Sorenson also noted RevPAR growth, while positive, is still at “anemic levels, and in that kind of environment, depending on your business model, you are working really hard to get profitability, including using digital tools to grow.”
Speaking of the digital realm, Sorenson said Marriott and other hotel companies are in “an absolute war about who owns the customer.” Hotels are competing with OTAs and other digital powerhouses such as Facebook and Amazon on product and service, Sorenson said. “We have disruptors who without a doubt think they share our customers. Make no bones about it, they want to own our customers.”
In his opening presentation, Tisch highlighted four current challenges to the industry: “Intense” global competition; safety and security; aging and inadequate infrastructure; and tourist overcrowding at key destinations.
On global competition, Tisch noted the U.S. lost out on 7.4 million visitors, $32 billion in spending and 100,000 additional jobs over the past year because of the message Trump administration policies are sending to foreign travelers. “America’s message to the world is not very welcoming,” he said. “Other countries such as Germany and China are winning at our expense.” Tisch advocated for the preservation of Brand USA, which markets U.S. travel to the world. The Trump administration and some lawmakers have advocated ending the program, which is funded by fees paid by participating organizations, not tax dollars.
On security, Tisch remembered the car driver in May 2017 who ran over pedestrians in Times Square, killing one and injuring more than 20. “Tourists are targeted all over the world.” He said hospitality leaders can help government representatives come up with effective policies and procedures to improve security. The Trump administration has called for more extreme vetting of visitors to the U.S., but many effective and friendly processes already exist. The best model, Tisch said, is TSA Pre-Check, which performs “rigorous” background checks and creates a more secure, efficient and effective vetting process.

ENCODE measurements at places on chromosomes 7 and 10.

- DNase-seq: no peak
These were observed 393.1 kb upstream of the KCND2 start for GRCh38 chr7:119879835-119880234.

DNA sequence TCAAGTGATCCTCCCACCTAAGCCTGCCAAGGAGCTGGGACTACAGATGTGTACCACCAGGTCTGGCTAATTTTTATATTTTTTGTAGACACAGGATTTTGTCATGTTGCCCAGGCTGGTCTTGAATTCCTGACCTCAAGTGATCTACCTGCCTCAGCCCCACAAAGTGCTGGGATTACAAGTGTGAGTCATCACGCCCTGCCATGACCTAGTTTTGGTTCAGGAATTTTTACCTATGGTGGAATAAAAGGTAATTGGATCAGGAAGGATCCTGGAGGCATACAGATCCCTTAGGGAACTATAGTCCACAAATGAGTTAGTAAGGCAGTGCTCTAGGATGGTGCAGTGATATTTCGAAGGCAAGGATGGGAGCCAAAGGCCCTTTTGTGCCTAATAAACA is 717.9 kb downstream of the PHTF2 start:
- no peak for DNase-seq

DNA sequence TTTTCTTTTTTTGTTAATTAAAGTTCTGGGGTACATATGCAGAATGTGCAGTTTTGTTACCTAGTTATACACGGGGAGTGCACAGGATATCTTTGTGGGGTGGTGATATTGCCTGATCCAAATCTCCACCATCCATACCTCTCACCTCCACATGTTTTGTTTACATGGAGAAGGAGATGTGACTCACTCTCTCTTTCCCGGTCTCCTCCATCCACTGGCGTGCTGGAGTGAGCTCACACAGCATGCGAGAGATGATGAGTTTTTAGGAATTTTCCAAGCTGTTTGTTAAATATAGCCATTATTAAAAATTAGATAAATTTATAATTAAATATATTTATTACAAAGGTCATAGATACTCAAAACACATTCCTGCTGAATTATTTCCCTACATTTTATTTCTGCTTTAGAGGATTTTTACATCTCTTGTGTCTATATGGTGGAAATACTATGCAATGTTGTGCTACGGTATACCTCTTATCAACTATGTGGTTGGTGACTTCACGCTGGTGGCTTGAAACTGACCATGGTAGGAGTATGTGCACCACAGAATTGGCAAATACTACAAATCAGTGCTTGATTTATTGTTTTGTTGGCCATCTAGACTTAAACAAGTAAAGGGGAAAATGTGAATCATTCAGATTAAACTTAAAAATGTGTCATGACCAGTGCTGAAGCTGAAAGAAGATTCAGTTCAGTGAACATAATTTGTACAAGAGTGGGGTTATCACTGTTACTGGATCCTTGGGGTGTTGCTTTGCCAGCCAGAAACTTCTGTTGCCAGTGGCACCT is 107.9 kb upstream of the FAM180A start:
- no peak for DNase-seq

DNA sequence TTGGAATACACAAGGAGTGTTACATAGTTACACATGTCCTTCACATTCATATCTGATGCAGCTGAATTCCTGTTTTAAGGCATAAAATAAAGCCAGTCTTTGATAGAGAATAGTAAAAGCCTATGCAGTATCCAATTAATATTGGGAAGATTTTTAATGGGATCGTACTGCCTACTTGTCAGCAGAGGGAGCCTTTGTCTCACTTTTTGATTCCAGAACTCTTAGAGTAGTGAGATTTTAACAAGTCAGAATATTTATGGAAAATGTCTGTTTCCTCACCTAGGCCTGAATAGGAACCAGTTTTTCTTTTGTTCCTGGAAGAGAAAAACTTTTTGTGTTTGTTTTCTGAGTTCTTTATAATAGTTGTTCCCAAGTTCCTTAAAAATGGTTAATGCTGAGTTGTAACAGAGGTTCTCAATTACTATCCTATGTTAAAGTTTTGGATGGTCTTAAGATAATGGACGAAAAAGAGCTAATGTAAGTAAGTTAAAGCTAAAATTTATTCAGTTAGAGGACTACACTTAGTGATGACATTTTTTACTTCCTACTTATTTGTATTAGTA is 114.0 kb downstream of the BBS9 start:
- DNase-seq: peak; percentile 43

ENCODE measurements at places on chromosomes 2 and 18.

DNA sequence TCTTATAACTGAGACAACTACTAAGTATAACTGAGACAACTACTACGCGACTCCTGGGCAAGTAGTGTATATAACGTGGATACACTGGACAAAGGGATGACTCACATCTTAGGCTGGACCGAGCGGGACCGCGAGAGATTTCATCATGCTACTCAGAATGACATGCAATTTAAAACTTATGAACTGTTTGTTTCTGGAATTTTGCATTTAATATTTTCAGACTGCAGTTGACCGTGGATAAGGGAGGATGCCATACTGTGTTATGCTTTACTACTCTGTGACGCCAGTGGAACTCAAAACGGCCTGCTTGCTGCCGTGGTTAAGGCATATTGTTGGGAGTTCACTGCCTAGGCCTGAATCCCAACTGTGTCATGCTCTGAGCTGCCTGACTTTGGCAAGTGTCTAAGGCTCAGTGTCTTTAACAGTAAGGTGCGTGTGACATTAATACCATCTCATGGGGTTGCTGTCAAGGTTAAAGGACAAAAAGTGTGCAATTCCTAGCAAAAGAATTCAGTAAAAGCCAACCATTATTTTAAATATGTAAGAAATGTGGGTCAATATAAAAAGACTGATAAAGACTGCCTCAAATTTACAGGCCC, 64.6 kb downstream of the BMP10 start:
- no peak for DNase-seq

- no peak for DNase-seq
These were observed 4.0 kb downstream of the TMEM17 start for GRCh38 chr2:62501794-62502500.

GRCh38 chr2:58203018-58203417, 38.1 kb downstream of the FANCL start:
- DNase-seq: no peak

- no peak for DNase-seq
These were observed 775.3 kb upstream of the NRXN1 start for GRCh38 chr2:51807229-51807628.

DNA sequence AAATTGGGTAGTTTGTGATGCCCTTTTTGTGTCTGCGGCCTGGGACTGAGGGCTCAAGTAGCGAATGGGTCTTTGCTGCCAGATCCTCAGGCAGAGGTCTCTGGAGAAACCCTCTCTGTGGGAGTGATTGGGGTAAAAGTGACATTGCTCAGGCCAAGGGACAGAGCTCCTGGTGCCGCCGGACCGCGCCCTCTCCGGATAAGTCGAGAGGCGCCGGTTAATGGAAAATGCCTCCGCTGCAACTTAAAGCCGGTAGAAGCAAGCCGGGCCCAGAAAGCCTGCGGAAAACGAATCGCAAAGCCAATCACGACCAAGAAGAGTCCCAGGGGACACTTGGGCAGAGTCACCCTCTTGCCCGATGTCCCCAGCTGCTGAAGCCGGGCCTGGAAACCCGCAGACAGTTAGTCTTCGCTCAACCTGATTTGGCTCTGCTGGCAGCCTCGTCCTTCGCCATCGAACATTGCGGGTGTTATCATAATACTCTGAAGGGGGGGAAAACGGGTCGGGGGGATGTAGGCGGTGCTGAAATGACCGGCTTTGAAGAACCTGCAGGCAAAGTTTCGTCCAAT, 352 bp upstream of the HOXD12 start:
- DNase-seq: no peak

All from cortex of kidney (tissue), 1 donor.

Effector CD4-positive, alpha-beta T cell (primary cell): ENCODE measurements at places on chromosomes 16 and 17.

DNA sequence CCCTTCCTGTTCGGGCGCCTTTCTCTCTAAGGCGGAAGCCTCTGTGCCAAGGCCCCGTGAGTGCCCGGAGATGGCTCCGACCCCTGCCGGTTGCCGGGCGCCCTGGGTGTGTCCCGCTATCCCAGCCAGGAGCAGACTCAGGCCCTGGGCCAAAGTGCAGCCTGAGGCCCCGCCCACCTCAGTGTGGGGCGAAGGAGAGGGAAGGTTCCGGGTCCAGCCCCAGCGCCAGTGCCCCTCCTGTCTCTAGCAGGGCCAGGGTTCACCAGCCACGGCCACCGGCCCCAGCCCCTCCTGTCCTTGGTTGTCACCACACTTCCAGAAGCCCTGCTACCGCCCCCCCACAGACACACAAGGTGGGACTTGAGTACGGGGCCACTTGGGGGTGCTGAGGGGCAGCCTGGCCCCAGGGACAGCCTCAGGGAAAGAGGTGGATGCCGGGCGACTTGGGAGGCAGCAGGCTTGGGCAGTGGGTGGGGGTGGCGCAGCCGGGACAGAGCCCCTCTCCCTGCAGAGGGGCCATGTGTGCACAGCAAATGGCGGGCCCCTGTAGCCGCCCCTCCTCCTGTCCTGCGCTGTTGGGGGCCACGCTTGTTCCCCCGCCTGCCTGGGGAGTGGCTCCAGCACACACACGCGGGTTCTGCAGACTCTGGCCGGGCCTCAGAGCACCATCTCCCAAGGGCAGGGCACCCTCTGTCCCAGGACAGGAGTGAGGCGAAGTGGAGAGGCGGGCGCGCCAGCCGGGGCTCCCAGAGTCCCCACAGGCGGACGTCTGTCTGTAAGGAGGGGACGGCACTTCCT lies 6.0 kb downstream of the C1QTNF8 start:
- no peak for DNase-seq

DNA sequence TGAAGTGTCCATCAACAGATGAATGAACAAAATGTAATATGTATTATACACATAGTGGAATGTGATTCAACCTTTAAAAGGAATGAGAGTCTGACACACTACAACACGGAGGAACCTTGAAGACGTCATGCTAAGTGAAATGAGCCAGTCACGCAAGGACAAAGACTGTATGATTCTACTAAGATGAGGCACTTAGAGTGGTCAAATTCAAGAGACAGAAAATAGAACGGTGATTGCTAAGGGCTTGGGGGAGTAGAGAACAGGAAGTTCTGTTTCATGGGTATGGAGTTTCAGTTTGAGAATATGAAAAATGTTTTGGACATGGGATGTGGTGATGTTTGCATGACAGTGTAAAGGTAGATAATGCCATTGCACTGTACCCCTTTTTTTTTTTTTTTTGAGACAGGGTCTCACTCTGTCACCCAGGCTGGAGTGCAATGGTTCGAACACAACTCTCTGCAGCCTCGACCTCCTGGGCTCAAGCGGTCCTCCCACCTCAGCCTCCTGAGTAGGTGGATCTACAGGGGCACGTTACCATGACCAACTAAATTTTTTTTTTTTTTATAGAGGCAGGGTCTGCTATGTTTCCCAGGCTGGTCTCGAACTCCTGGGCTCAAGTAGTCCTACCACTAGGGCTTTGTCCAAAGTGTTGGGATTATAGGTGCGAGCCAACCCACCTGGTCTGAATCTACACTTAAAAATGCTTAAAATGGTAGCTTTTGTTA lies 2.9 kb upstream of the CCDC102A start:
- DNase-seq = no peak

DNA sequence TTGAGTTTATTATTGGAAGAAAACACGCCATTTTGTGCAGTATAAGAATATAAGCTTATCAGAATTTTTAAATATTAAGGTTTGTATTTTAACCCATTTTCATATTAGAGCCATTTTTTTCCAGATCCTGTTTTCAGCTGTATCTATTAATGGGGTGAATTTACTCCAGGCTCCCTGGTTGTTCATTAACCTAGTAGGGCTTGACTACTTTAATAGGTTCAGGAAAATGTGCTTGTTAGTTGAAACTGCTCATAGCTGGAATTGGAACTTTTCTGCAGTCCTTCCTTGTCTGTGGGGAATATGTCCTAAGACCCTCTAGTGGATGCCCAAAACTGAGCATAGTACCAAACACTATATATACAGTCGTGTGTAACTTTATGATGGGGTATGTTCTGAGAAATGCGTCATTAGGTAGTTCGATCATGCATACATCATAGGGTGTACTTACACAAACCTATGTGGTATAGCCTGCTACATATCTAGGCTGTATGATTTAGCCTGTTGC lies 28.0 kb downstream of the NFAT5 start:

On a June 4 panel, Katy Fallon, executive vice president and global head of corporate affairs for Hilton Worldwide, said biometrics is an effective and rapidly advancing science that can be deployed for safe travel.
Tisch said the topic of aging infrastructure is one he talks about “year after year” but the federal government has failed to address improvements of roads, bridges and airports. On a June 5 panel, Eric Danziger, CEO of Trump Hotels, said airports in other parts of the world feature modern design and accommodations while U.S. airports are far from welcoming. “They are ugly and antiquated,” he said. “Our sense of welcoming is not very strong.”
While Danziger said tourism is alive and well in New York City – “just look out the window” – Tisch noted major destinations are suffering from overcrowding. Local residents are protesting and many are moving out of the markets. “There is a rising tension between locals and tourists,” he said. “It has become a major problem. In Barcelona, the city has banned new hotels.” In the U.S., national parks are dealing with a massive influx of visitors.
Tisch recommended travel marketers, including Brand USA and the U.S. Travel Association, help direct tourists “off the beaten path.” “We can work with local leaders to restore cultural heritage and to spread the tourism dollar. We have a responsibility to preserve destinations, to partner with local communities and leave them better than how we found them. It is time for us as leaders to actually lead.”